Jump to ContentJump to Main Navigation
Public Employment Services and European Law$
Users without a subscription are not able to see the full content.

Mark Freedland FBA, Paul Craig QC FBA, Catherine Jacqueson, and Nicola Kountouris

Print publication date: 2007

Print ISBN-13: 9780199233489

Published to Oxford Scholarship Online: January 2009

DOI: 10.1093/acprof:oso/9780199233489.001.0001

Show Summary Details
Page of

PRINTED FROM OXFORD SCHOLARSHIP ONLINE (www.oxfordscholarship.com). (c) Copyright Oxford University Press, 2020. All Rights Reserved. An individual user may print out a PDF of a single chapter of a monograph in OSO for personal use. date: 06 June 2020

Making Work Pay and ‘Employment Friendly Wages’

Making Work Pay and ‘Employment Friendly Wages’

(p.276) 8 Making Work Pay and ‘Employment Friendly Wages’
Public Employment Services and European Law

Mark Freedland

Paul Craig (Contributor Webpage)

Catherine Jacqueson

Nicola Kountouris

Oxford University Press

This chapter shifts the focus on a recently emerged, but already well established, activity performed by PES, that is to say the delivery of making work pay (MWP) policies. A key argument of the chapter is that these policies — whether in the form of working tax credits, subsidised personal work contracts, statutory minimum wages, or tax and social security rebates for employers hiring long term unemployed workers — have the dual function of rendering wages and labour costs more attractive for, respectively, unemployed workers and businesses. It is highlighted how the emergence of these policies is strictly intertwined with the development of more workfare oriented ALMPs, working as the carrot accompanying the stick provided by active labour market policies.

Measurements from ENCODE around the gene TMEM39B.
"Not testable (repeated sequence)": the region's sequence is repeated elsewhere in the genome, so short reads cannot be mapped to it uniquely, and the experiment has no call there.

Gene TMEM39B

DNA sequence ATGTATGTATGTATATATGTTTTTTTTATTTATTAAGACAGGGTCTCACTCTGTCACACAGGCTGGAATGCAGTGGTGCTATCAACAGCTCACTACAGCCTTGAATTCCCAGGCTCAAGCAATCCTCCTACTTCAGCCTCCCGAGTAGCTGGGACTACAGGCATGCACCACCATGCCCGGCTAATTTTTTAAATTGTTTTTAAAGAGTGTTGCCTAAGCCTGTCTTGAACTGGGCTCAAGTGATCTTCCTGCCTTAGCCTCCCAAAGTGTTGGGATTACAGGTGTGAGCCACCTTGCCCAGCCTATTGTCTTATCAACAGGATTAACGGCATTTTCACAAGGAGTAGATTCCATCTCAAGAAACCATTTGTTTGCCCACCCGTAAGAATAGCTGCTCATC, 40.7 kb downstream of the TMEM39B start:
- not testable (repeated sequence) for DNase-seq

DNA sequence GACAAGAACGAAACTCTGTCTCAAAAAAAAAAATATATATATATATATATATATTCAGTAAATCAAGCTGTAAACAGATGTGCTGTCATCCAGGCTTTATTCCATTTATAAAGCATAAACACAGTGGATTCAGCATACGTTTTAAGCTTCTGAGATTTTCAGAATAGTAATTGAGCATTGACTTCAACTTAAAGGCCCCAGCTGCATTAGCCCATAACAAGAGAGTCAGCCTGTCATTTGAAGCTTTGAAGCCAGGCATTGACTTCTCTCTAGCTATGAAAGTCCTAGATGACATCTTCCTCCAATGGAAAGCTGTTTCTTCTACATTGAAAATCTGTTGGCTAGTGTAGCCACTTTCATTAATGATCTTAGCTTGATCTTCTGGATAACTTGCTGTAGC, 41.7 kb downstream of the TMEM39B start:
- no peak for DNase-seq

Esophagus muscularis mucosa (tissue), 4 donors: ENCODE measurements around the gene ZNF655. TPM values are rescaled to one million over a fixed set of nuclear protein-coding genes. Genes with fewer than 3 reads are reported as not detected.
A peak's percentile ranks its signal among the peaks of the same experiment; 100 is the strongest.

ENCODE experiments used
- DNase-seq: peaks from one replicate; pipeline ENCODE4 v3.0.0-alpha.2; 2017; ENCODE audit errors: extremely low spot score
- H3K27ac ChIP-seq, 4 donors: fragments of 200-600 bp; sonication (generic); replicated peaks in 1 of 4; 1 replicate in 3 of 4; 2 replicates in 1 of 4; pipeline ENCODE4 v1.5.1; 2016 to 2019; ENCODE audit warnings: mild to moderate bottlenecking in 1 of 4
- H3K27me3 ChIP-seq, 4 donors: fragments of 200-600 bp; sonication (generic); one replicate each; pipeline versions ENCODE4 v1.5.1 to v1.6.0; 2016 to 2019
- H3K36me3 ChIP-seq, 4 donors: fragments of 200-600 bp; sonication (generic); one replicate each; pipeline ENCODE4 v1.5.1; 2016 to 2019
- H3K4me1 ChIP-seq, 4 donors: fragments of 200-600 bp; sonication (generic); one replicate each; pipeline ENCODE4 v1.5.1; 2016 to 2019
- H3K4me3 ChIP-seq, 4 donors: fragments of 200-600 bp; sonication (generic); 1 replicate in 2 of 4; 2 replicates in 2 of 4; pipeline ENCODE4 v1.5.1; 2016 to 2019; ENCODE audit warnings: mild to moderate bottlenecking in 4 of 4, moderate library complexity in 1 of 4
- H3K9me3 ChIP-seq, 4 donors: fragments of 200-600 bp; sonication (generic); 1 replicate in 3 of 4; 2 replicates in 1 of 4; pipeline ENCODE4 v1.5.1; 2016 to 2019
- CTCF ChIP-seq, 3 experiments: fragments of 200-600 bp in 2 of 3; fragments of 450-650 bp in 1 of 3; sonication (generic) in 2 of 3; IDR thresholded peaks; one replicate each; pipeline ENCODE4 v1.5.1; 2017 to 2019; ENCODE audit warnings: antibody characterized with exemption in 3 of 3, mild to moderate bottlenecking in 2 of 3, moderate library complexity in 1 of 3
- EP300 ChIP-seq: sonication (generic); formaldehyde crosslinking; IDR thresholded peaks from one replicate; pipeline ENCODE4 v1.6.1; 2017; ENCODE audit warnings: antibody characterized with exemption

Keywords:   making work pay, minimum wage, tax credits, subsidised contracts, in work benefits, employment friendly wages

Oxford Scholarship Online requires a subscription or purchase to access the full text of books within the service. Public users can however freely search the site and view the abstracts and keywords for each book and chapter.

Please, subscribe or login to access full text content.

If you think you should have access to this title, please contact your librarian.

To troubleshoot, please check our FAQs , and if you can't find the answer there, please contact us .